The companies paying for high-flyers’ executive MBAs
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David Lenihan insists that he does not mind if the employees he funds to study for an executive MBA later move to rivals. “I’m fine with that possibility, because I believe that the team members in whom we’re investing will want to remain with us,” says Lenihan, the chief executive of Tiber Health, which uses virtual learning to train doctors.
“And those who do decide to move elsewhere will not only be enthusiastic about referring high-quality individuals to us who can fill their roles; they’ll also be eager to partner or collaborate on projects that are mutually beneficial to us and to their new employers,” he adds.
Lenihan’s enlightened view of education has resulted in him funding up to 20 of his executives through the University of Cambridge Judge Business School EMBA over the next 10 years. “Because they’re highly specialised in the business of academia, our medical school’s executives and administrators haven’t had an opportunity to be exposed to professionals from different backgrounds who work in other business sectors,” he says.
“By interacting with their fellow students in the Cambridge EMBA programme — who hail from a wide variety of global industries and areas of expertise — our team has gained a dramatically improved understanding of the fundamentals of running an organisation. This knowledge has sharpened everyone’s abilities, skills and awareness, and is delivering improved results for us,” he adds.
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As an executive MBA graduate himself, Lenihan understands that an EMBA can benefit both sides. For the employee, sponsorship substantially reduces the cost and the degree can be a life-changing experience. Meanwhile, the employer brings fresh knowledge and skills into the business and retains talent that otherwise might move on. Depending on the country, organisations that invest in developing employees’ skills are also often eligible for tax-free training allowances or training credits.
However, the number of EMBA participants receiving financial support from their employer has declined steadily in recent years. “Students who receive a full corporate sponsorship are now very rare,” says Barbara Stöttinger, dean of the WU Executive Academy at Vienna University of Economics and Business, “and the pandemic further accelerated the trend towards self-funding.”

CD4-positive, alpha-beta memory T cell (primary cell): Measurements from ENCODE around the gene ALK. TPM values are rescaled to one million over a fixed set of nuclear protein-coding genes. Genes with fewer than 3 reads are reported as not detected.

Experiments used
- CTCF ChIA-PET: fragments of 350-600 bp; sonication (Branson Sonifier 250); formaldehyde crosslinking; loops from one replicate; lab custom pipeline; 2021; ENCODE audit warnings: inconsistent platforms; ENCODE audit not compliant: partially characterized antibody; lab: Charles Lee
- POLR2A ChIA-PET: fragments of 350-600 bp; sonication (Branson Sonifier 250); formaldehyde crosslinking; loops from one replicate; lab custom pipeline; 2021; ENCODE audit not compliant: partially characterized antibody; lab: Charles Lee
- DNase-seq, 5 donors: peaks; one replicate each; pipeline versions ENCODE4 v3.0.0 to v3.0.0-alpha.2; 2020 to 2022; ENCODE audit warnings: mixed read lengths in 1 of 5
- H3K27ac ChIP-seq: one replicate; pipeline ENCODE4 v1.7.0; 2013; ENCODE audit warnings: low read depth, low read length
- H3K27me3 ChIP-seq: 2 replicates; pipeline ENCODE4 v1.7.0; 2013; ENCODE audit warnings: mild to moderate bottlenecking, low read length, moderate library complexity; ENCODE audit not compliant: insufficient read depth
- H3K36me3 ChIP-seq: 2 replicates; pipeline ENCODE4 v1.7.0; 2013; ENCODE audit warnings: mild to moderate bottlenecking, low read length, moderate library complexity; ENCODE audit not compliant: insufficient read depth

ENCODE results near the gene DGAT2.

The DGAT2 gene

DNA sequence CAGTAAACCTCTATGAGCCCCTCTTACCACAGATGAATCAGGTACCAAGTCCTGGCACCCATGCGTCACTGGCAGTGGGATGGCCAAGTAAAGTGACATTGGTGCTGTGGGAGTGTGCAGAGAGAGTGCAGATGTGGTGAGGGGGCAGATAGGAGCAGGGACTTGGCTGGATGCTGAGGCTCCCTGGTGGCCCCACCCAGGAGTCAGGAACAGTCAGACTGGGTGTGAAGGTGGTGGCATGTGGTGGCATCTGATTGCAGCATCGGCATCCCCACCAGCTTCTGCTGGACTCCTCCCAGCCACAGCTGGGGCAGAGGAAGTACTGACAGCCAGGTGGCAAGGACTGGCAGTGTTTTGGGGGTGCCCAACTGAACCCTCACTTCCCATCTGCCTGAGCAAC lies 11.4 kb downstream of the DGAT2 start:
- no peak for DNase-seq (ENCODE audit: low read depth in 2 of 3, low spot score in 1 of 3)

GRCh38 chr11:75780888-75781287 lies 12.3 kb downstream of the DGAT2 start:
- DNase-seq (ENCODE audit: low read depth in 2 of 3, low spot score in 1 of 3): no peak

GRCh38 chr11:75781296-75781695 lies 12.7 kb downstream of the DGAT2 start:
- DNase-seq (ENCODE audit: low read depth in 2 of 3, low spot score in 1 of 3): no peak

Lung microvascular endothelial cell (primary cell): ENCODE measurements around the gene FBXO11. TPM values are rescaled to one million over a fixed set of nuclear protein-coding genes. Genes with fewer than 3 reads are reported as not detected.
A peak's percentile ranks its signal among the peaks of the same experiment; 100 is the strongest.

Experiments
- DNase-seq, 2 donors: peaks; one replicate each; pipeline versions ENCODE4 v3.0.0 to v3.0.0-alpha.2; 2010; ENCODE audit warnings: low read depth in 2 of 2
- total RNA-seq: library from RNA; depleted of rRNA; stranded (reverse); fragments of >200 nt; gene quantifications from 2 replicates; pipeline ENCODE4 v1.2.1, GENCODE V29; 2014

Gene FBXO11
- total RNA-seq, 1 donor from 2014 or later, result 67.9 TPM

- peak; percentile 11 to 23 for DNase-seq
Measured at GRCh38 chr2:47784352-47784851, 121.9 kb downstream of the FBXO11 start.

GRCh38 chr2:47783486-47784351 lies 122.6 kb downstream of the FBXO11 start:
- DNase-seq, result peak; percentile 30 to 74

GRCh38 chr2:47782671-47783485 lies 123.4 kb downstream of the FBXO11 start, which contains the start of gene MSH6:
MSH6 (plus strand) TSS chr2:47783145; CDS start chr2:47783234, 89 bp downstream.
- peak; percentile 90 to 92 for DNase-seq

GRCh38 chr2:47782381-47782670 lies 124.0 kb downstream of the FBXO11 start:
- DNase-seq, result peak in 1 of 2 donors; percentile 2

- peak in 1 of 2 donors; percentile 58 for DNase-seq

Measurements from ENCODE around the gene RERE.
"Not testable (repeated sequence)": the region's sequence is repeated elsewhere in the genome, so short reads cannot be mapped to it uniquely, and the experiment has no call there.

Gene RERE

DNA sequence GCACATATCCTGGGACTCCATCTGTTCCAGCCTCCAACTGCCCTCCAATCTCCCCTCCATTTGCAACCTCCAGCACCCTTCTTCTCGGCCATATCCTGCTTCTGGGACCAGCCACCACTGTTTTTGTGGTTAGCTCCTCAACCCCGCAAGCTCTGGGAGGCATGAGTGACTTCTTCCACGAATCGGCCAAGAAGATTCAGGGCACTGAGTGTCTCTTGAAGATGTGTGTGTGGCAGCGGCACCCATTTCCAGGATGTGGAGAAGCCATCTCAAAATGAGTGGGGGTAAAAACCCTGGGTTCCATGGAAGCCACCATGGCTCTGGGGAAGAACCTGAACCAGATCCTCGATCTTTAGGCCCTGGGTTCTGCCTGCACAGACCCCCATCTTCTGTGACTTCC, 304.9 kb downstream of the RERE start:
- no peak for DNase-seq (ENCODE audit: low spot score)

Marie Taillard, associate dean for executive education at ESCP London campus, sees evidence that some companies are still sponsoring high-potential individuals, particularly in the current “tight talent market”. “Some HR directors are using benefits such as sponsorship of an EMBA as incentives to retain talent, but they are doing so in a highly selective manner,” she says.
Some students prefer to self-fund, as corporate sponsorship can come with strings attached — an obligation to the organisation paying the bill. As an EMBA often serves as a stepping stone to another industry or another career level, many students prefer to keep all options open after finishing their studies.
Reducing the cost of an EMBA
Schools often offer scholarships for high-potential students, female leaders, applicants in financial need or those from minority groups, as a means of helping them to achieve their educational and career goals. “Our admissions committee considers the personal situation of each scholarship applicant and decides on an individual basis whether a scholarship will be awarded and in what amount,” says Barbara Stöttinger of WU.
You might be entitled to a substantial discount on the tuition fee if you hand in your application documents to your chosen school before a deadline.
Payment in instalments
Rather than paying the entire tuition sum up front, ask if you can break it down into several smaller payments. In effect, it is like receiving an interest-free loan.
In some countries, tuition fees, travel expenses or even accommodation costs are viewed as tax deductible expenses. In Austria, for example, about half of all costs will be refunded by the state for those earning more than €60,000 per year. In France, under the “contribution à la formation professionnelle” tax paid by larger employers, employees are able to access €3,000 a year for “continuing education”.
These are available from banks as well as from specialist providers, including Prodigy, Future Finance, and Lendwise.
Future earnings agreement (FEA)
This is a private version of the salary-linked student loan schemes that some governments offer to undergraduates. The amount you pay for your EMBA will depend on earnings after you graduate, with repayments deferred until you earn above a minimum threshold. Providers include StepEx, which works with London Business School, Insead, Iese and Cranfield.
Asking for sponsorship is worth a try, says Stöttinger. “Even if financial support is now rarely offered, what we observe more frequently is companies supporting their employees with additional vacation days, or educational leave,” she says.